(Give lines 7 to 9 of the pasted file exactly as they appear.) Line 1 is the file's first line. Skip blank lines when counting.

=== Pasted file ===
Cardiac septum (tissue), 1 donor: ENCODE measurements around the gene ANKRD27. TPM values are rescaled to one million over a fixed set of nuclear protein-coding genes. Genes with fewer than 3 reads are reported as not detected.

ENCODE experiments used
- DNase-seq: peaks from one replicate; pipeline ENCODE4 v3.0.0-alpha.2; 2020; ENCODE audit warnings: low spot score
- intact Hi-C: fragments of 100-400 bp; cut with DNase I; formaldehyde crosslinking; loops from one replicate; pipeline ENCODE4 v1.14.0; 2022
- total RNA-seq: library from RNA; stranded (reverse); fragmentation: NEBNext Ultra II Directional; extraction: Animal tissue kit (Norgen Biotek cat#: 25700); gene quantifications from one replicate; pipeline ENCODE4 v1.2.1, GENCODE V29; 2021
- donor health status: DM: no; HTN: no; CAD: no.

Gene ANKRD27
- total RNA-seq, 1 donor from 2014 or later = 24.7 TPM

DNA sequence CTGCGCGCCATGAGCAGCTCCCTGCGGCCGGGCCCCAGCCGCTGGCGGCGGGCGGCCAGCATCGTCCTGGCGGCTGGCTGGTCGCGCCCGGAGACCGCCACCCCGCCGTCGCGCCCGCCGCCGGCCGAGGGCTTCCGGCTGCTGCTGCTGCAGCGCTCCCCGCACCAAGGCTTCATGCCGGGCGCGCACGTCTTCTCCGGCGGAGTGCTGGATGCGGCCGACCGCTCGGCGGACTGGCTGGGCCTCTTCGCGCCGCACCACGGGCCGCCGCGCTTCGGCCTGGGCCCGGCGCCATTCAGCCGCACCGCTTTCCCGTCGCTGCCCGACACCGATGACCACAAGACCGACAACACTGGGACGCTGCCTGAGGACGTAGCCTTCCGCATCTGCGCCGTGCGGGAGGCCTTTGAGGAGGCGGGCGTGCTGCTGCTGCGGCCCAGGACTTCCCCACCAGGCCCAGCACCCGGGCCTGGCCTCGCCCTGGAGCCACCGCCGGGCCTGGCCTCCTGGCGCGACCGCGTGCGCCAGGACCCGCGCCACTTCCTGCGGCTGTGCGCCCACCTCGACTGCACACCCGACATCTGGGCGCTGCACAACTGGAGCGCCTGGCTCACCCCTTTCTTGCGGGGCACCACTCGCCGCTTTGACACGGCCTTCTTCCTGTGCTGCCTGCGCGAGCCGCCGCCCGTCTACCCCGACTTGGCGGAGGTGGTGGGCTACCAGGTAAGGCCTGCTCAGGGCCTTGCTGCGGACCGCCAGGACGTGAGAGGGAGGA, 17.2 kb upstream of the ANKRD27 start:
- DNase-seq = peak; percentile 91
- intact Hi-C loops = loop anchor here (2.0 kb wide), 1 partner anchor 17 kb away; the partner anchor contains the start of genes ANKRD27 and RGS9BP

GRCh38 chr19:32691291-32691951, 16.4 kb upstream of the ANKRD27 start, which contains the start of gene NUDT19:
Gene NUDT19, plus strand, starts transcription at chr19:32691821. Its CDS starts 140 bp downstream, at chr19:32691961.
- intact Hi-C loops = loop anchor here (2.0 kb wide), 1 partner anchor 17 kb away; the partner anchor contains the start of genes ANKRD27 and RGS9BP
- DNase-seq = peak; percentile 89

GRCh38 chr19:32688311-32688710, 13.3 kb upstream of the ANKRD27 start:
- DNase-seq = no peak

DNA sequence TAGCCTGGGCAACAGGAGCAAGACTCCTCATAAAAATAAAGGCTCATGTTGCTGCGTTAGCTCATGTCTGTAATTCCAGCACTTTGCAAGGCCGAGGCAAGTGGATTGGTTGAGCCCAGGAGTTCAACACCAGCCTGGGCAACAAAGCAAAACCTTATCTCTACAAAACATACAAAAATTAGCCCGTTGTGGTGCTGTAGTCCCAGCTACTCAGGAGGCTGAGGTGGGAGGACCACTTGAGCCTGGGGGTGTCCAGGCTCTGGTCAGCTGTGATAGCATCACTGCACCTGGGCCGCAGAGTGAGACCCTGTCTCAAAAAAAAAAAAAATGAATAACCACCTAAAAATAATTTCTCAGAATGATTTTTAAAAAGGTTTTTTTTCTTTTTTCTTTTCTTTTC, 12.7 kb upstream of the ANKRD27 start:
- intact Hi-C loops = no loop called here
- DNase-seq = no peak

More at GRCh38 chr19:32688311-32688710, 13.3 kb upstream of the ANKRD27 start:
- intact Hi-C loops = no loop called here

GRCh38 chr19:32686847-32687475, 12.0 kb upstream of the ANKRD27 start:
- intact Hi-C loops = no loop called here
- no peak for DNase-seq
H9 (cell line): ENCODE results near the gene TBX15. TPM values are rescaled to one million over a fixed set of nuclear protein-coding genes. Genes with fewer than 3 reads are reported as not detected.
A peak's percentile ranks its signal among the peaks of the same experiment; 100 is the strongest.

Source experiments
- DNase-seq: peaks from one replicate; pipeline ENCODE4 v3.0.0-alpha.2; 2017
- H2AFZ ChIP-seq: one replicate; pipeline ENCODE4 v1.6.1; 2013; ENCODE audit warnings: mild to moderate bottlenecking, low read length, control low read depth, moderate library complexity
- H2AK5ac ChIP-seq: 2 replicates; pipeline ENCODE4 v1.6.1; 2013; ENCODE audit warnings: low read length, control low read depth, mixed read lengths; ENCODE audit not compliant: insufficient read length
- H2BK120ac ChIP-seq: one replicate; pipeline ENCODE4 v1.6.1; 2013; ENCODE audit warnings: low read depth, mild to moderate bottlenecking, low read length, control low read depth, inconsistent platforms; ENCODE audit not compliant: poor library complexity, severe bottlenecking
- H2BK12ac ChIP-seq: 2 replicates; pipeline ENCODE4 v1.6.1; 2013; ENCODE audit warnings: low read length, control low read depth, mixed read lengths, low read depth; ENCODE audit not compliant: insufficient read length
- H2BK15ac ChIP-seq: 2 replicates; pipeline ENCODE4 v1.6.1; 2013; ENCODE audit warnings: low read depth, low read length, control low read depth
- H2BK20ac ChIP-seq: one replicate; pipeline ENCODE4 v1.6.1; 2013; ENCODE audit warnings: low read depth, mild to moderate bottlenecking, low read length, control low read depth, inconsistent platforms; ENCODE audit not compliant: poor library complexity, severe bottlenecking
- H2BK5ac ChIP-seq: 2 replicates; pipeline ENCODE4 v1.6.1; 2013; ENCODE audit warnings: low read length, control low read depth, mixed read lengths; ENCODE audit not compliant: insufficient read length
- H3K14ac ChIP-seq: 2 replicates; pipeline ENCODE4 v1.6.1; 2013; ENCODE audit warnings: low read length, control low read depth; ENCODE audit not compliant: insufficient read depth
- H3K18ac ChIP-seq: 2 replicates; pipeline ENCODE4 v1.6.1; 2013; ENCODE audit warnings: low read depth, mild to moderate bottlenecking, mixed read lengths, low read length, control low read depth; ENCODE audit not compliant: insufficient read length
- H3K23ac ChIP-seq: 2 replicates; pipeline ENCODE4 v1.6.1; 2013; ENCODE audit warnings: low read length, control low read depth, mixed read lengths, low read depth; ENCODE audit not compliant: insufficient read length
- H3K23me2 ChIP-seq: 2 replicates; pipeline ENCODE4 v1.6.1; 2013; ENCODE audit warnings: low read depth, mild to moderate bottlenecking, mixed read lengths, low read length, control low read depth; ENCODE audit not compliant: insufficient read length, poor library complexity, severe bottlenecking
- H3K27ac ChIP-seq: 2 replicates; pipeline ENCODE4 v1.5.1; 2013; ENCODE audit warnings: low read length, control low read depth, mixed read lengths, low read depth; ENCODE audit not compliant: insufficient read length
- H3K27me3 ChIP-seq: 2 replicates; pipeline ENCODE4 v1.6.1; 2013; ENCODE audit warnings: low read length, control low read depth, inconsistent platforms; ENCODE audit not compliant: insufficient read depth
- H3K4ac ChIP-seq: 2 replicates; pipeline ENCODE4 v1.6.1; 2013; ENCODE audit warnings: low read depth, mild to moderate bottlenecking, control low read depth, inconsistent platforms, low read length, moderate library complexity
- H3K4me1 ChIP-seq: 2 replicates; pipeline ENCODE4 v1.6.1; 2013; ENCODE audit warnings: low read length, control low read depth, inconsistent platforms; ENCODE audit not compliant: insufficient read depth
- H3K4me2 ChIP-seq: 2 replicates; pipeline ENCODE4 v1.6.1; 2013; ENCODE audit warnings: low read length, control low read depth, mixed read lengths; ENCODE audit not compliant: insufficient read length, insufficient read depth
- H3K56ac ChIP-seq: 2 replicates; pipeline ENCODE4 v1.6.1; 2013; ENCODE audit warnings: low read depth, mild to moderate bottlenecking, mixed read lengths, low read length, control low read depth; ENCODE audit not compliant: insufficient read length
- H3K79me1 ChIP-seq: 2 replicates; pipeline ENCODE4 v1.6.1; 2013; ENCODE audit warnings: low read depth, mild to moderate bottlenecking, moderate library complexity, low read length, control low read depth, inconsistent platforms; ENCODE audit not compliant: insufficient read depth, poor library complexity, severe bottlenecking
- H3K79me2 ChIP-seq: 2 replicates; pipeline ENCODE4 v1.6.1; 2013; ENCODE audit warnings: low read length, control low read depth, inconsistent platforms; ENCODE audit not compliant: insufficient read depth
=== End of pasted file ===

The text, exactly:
Gene ANKRD27
- total RNA-seq, 1 donor from 2014 or later = 24.7 TPM

DNA sequence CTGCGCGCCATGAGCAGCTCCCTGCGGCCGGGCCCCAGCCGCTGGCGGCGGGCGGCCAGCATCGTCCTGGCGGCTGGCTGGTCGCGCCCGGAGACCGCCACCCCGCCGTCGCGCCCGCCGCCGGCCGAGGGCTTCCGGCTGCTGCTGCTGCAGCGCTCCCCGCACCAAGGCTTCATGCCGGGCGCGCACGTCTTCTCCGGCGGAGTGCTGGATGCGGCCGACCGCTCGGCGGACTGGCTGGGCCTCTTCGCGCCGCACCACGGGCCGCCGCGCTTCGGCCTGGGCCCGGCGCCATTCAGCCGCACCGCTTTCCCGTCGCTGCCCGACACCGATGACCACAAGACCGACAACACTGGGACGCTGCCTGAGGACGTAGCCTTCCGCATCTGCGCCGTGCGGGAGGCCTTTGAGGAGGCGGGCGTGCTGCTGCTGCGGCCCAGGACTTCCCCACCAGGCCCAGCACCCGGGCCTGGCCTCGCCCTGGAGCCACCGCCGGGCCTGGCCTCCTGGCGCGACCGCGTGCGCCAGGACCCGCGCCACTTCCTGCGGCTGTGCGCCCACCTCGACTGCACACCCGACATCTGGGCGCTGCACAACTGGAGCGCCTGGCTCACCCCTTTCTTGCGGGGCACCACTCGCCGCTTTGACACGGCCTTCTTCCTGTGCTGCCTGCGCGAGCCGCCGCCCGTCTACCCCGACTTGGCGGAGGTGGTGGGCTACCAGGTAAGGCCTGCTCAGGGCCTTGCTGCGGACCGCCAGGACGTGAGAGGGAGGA, 17.2 kb upstream of the ANKRD27 start: